Diversity, accessibility and convenience are the watchwords of transport ticketing in 2012, with the momentum building for bank cards and mobile phones to offer options to traditional transit-issued fare media.
Recent developments in mobile technologies such as mobile banking, near field communications (NFC), Bluetooth and electronic wallets will result in more convenient ways for customers to purchase their tickets, and transport operators are watching with interest as the first cities will begin to accept bank cards for fare payment.
Early in 2012, London will be first with open fare payment when it is introduced on the city’s bus networks, allowing passengers to pay with credit, debit and prepaid bank cards. Open payment will be added later on the Tube, DLR, trams and London Overground. Following hot on the heels of London will be the Chicago Transit Authority which recently announced it will have a Cubic-designed open fare payment system by 2014.
Finally, one card fits all
The evolution of transport ticketing into open payment systems is being driven by the introduction of contactless bank cards and new programs for processing low-value transactions.
Operating in compliance with EMV, an open standard specification for smart card payments, transport operators can take advantage of these programs to directly accept contactless bank cards for payment at the point of entry, and their customers can benefit by using the same card to pay for transit that they use to buy goods or services at retail merchants.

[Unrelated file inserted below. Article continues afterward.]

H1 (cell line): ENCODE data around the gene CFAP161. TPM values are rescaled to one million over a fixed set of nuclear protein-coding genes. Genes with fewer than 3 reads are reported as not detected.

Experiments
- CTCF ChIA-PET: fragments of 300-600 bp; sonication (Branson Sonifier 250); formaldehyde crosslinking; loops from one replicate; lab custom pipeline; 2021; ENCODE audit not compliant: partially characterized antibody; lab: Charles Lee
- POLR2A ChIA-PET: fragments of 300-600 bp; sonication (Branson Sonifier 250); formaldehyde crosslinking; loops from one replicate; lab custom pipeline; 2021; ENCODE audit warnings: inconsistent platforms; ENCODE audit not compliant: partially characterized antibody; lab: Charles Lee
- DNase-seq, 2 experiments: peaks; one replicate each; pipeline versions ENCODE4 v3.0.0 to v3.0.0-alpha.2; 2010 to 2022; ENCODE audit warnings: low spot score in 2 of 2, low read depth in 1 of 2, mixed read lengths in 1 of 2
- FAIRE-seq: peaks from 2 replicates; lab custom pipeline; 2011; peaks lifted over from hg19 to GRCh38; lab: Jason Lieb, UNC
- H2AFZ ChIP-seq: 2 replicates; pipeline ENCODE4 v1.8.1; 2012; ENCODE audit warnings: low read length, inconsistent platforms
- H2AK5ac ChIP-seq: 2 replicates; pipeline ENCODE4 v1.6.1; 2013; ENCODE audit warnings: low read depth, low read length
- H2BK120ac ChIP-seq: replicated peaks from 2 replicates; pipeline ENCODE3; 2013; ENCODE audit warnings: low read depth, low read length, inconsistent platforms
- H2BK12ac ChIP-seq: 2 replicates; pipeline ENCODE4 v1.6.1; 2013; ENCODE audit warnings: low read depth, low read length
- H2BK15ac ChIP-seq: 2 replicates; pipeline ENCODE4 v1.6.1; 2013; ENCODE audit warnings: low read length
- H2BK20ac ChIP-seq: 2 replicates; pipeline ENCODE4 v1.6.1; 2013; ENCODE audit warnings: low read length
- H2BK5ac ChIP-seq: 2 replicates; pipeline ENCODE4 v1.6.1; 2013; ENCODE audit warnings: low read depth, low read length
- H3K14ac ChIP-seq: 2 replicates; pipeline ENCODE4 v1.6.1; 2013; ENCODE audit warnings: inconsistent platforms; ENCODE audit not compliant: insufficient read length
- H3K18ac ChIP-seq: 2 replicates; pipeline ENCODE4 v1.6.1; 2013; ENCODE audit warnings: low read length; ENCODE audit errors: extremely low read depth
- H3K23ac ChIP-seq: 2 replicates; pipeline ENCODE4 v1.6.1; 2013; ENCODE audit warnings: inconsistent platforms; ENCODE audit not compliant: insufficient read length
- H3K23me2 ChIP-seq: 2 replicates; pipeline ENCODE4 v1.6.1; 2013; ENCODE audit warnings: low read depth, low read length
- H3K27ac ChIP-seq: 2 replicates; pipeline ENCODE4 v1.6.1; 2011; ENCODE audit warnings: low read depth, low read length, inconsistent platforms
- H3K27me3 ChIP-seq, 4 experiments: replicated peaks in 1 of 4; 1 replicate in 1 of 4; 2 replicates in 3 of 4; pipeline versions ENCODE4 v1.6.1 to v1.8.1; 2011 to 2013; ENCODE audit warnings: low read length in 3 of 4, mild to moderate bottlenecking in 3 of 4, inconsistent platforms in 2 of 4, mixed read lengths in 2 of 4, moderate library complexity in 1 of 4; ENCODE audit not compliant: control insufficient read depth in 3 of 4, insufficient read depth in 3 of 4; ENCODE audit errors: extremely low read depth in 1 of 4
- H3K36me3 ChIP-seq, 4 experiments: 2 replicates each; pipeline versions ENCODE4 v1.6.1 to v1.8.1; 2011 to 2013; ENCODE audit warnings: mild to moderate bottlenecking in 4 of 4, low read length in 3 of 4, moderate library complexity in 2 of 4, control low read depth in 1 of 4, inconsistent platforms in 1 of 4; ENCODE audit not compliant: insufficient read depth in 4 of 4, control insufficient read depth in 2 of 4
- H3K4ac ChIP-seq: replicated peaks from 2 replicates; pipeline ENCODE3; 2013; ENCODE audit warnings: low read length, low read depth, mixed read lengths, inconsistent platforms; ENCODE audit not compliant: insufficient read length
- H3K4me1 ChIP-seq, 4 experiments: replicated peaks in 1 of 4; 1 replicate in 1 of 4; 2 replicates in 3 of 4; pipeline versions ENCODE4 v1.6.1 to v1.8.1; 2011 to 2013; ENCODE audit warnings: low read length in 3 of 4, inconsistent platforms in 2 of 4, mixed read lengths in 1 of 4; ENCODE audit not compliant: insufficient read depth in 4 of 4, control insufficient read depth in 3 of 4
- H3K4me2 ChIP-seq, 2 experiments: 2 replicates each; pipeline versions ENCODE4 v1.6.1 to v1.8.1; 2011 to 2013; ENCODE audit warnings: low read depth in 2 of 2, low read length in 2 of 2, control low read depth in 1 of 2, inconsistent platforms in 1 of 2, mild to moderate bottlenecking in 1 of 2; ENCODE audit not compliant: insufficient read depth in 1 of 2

Contactless payments provide a number of benefits to transport operators including eliminating the costs of issuing tickets and cash collection, reducing transaction acquiring fees, and increasing public transport usage.
With their bank cards acting as a 24/7 ticket office, customers will experience greater convenience by not having to rely on having the right change, queuing for tickets or understanding complex fare structures, as the back office technology will automatically calculate the cheapest and best fare for each journey.
Mobile ticketing coming to a phone near you
The integration of NFC technology into mobile devices has spurred major growth in mobile ticketing. Research estimates that by 2015 half a billion people will be using mobile devices as travel tickets on metros, tubes and buses, and the continuing evolution of smart, feature-rich mobile devices will feed the demand for mass adoption.
Interestingly, NFC has existed for more than a decade in public transport where it originated as contactless smart card technology. It’s only been recently that the banks and mobile phone operators have begun embracing the technology for payment and other uses.
NFC-enabled mobile phones contain a chip that enable the phone to store a payment application and the user’s bank account information securely. The mobile phone communicates the consumer’s payment account information to the point-of-sale terminal using the ISO-IEC 14443 standard protocol, which is also used by contactless bank cards. These types of mobile payments can, of course, only be made at POS readers that accept contactless credit and debit card transactions.
While the widespread adoption by transit operators will not happen for at least a few years, 2012 will realize major gains in ongoing development and trials of these exciting technologies.
About the AVISIAN Publishing Expert Panel
At the close of each year, AVISIAN Publishing’s editorial team selects a group of key leaders from various sectors of the ID technology market to serve as Expert Panelists. Each individual is asked to share their unique insight into what lies ahead. During the month of January, these panelist’s predictions are published daily at the appropriate title within the AVISIAN suite of ID technology publications: SecureIDNews, ContactlessNews, CR80News, NFCNews, DigitalIDNews, ThirdFactor, RFIDNews, EnterpriseIDNews, FinancialIDNews, GovernmentIDNews, HealthIDNews, FIPS201.com, IDNoticias es.